The views of people who have been directly affected by crime are asked for by the Justice Committee as part of its call for evidence on the Victims and Witnesses (Scotland) Bill published today.
The Bill’s aims are to put victims’ - and those who appear to be victims - interests at the heart of on-going improvements to the justice system and ensure witnesses are able to fulfil their public duty in court effectively.
Justice Committee Convener Christine Grahame MSP said:
“It is vital this Bill improves the rights and support for victims and witnesses as they pass through the criminal justice system.
“We are interested in hearing from those who have been directly affected by crime. Should offenders contribute to the cost of supporting victims? Should vulnerable witnesses have an automatic right to give their evidence behind a screen or by CCTV? And more generally, does the Bill do enough to balance the rights of victims with those of offenders?”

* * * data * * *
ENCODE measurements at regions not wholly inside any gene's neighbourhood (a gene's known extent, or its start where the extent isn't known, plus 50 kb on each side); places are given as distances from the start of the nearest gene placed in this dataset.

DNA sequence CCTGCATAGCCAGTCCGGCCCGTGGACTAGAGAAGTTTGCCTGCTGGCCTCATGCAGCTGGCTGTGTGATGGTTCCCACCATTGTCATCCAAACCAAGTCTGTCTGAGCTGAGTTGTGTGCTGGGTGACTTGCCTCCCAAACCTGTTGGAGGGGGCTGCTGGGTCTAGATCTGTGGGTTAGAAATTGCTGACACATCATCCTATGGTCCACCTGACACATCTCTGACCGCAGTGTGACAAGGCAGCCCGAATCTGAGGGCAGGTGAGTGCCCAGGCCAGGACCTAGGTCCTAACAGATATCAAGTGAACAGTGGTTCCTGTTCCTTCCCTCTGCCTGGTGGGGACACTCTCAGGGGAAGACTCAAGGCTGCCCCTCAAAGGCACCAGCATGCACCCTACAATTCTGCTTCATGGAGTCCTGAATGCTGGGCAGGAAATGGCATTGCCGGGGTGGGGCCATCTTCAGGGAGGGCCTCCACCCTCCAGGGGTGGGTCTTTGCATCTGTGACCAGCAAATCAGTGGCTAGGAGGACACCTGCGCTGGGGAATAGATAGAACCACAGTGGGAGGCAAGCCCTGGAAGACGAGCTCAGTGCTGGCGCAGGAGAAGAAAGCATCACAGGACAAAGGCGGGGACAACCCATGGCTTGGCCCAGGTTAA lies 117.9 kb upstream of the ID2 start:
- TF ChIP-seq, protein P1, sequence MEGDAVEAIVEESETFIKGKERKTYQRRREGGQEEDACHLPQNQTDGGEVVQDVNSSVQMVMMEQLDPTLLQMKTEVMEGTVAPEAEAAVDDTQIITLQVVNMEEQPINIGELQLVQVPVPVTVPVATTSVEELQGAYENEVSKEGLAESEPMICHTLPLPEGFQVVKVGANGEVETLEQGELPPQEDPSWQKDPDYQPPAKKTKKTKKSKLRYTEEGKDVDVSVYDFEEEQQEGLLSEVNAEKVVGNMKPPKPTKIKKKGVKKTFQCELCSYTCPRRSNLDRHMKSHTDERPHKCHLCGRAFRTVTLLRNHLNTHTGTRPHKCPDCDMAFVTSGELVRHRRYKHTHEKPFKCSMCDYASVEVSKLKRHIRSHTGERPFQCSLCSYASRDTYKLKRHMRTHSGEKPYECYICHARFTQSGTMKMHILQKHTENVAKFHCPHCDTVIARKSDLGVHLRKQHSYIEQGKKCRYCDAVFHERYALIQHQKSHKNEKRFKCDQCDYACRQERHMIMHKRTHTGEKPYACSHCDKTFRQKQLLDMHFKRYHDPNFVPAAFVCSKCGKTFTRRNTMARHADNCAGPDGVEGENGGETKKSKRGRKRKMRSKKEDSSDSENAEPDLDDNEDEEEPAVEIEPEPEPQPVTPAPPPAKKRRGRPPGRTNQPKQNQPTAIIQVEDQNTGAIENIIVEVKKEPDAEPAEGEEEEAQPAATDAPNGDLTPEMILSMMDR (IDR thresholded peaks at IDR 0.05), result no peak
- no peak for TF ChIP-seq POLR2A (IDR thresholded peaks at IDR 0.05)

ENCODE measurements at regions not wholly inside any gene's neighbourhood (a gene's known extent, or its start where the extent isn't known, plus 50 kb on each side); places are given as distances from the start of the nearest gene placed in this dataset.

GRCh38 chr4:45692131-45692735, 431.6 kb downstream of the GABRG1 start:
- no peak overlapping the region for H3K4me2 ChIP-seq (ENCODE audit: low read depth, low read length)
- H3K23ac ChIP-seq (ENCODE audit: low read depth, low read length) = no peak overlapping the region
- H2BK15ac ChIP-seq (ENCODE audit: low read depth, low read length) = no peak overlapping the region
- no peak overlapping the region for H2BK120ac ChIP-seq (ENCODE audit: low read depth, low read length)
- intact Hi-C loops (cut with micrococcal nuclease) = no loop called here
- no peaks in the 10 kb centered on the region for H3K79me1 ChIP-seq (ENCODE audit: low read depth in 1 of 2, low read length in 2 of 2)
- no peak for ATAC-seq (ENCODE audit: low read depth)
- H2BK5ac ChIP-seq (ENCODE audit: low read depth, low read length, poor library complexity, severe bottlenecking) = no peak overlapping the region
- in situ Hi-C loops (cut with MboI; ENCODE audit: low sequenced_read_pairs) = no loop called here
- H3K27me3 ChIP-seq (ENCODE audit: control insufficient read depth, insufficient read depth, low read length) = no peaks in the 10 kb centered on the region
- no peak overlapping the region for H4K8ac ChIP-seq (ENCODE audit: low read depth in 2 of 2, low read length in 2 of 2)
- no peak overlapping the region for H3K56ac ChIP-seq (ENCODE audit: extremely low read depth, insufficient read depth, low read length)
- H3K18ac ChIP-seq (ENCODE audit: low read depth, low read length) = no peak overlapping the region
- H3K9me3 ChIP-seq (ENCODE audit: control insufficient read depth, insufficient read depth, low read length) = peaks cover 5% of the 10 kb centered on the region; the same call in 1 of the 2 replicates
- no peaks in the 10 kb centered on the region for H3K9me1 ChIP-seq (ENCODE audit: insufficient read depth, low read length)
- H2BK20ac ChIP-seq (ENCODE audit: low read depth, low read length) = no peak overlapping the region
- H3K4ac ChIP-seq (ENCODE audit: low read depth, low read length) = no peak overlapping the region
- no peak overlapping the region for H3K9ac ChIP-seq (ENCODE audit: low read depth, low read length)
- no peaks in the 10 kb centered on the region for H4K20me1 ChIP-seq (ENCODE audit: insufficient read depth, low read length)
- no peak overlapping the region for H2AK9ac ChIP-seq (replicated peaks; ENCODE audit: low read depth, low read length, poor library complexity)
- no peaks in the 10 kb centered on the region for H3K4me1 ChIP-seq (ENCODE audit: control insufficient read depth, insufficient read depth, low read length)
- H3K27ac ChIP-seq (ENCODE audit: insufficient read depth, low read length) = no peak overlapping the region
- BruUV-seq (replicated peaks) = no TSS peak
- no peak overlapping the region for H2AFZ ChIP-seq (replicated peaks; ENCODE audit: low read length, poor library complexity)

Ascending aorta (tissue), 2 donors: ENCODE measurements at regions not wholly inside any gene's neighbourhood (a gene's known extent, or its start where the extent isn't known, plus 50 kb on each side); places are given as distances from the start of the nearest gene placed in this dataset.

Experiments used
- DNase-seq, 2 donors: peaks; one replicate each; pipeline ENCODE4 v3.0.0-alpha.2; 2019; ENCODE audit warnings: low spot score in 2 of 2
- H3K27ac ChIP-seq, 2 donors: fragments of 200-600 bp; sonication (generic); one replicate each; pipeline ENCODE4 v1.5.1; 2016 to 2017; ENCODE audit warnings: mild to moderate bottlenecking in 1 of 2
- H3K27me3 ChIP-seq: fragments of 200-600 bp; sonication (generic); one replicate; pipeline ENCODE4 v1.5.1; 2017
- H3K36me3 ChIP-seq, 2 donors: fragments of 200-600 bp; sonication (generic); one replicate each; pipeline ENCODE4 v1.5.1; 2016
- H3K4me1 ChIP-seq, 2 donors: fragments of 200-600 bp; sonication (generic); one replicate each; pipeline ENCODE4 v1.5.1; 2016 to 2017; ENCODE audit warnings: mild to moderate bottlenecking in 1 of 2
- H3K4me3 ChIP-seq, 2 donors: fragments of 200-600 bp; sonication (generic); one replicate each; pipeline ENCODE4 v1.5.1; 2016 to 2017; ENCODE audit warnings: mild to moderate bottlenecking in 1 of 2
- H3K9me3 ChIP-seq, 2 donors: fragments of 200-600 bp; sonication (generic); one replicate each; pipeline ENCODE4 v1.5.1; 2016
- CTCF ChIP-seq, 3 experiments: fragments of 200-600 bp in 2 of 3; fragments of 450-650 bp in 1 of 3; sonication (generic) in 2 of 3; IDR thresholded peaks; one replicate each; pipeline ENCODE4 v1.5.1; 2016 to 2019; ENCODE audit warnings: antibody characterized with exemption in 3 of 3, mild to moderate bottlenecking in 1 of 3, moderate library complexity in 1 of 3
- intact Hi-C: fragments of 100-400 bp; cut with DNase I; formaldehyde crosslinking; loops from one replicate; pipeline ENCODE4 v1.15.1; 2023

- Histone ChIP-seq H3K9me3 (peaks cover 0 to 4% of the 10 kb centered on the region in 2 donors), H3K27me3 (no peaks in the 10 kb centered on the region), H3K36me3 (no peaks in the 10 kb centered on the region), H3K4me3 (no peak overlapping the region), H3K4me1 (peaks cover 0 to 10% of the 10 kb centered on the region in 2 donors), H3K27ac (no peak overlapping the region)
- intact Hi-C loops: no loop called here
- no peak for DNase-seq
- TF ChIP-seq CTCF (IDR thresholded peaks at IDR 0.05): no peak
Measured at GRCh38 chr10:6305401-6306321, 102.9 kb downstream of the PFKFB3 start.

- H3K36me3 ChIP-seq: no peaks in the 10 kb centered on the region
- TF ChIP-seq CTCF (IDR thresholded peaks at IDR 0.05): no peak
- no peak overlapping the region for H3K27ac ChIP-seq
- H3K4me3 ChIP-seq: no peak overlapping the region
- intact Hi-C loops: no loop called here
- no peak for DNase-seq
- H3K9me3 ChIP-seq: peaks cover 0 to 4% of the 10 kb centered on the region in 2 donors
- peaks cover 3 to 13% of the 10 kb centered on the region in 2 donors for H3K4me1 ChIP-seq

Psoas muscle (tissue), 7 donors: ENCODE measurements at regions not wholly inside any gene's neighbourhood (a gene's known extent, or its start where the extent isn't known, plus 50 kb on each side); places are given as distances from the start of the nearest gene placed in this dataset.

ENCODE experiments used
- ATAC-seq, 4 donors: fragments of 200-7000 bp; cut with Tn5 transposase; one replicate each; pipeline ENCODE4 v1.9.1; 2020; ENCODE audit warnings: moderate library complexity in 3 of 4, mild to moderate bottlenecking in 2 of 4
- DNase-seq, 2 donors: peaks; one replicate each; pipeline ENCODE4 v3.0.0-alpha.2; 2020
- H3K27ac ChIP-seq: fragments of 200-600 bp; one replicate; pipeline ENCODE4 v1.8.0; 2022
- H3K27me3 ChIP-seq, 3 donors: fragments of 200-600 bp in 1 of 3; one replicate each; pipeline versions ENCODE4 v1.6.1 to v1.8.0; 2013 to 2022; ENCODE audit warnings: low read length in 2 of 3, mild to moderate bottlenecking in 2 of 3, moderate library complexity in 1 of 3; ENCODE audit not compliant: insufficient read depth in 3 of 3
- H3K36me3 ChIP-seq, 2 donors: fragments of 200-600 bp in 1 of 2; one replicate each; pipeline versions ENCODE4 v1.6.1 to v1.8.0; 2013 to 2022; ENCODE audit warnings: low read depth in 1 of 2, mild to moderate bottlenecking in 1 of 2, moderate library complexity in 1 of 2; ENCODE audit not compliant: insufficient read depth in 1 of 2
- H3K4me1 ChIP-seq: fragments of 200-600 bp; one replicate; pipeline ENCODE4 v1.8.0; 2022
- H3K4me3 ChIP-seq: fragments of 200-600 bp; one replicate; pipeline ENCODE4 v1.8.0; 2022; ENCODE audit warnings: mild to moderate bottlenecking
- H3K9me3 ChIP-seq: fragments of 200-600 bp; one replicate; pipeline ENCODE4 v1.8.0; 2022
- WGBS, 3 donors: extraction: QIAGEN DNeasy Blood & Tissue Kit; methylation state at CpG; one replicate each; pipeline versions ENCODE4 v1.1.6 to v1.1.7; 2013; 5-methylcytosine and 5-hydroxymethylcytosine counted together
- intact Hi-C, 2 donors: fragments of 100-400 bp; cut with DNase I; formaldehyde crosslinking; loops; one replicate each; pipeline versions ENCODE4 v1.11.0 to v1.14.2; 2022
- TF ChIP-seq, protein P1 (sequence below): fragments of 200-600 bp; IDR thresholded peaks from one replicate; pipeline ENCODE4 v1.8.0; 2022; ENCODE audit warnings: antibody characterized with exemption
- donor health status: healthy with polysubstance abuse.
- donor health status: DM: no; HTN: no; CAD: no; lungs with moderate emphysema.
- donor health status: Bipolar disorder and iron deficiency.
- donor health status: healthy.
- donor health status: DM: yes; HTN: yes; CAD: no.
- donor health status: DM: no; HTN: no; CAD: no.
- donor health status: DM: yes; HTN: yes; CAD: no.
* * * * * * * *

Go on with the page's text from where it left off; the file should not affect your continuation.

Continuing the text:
The Health and Sport Committee is the secondary committee on the Bill and will examine the two sections dealing with the proposal to establish a National Confidential Forum. This aims to provide an opportunity for adults who were placed in institutional care as children to recount their experiences, including abuse, in a confidential, non-judgemental and supportive setting.
The Victims and Witnesses (Scotland) Bill implements the EU Directive 2012/29/EU in relation to minimum standards on the rights, support and protection of victims of crime, which was adopted in October 2012.
All submissions in response to the call for evidence should be received by midday on Tuesday 9 April 2013.
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